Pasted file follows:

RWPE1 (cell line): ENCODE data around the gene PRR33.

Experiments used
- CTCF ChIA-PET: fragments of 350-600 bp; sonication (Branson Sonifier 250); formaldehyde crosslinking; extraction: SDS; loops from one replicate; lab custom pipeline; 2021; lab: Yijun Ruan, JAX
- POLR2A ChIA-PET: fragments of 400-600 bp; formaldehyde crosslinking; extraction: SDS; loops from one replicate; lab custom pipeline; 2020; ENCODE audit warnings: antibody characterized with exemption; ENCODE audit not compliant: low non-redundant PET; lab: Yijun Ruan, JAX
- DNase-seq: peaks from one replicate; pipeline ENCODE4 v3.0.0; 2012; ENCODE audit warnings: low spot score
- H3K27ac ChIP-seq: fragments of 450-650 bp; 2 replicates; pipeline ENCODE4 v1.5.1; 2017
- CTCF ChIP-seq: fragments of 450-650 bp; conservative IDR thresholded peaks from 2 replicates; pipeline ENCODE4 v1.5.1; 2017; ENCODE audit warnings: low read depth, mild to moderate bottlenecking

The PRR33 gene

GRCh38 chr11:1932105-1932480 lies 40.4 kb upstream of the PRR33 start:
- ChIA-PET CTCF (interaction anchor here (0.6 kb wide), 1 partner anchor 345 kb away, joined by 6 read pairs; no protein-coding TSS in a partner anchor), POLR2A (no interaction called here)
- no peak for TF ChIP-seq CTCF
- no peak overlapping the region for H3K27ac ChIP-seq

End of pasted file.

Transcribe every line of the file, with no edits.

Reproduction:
RWPE1 (cell line): ENCODE data around the gene PRR33.

Experiments used
- CTCF ChIA-PET: fragments of 350-600 bp; sonication (Branson Sonifier 250); formaldehyde crosslinking; extraction: SDS; loops from one replicate; lab custom pipeline; 2021; lab: Yijun Ruan, JAX
- POLR2A ChIA-PET: fragments of 400-600 bp; formaldehyde crosslinking; extraction: SDS; loops from one replicate; lab custom pipeline; 2020; ENCODE audit warnings: antibody characterized with exemption; ENCODE audit not compliant: low non-redundant PET; lab: Yijun Ruan, JAX
- DNase-seq: peaks from one replicate; pipeline ENCODE4 v3.0.0; 2012; ENCODE audit warnings: low spot score
- H3K27ac ChIP-seq: fragments of 450-650 bp; 2 replicates; pipeline ENCODE4 v1.5.1; 2017
- CTCF ChIP-seq: fragments of 450-650 bp; conservative IDR thresholded peaks from 2 replicates; pipeline ENCODE4 v1.5.1; 2017; ENCODE audit warnings: low read depth, mild to moderate bottlenecking

The PRR33 gene

GRCh38 chr11:1932105-1932480 lies 40.4 kb upstream of the PRR33 start:
- ChIA-PET CTCF (interaction anchor here (0.6 kb wide), 1 partner anchor 345 kb away, joined by 6 read pairs; no protein-coding TSS in a partner anchor), POLR2A (no interaction called here)
- no peak for TF ChIP-seq CTCF
- no peak overlapping the region for H3K27ac ChIP-seq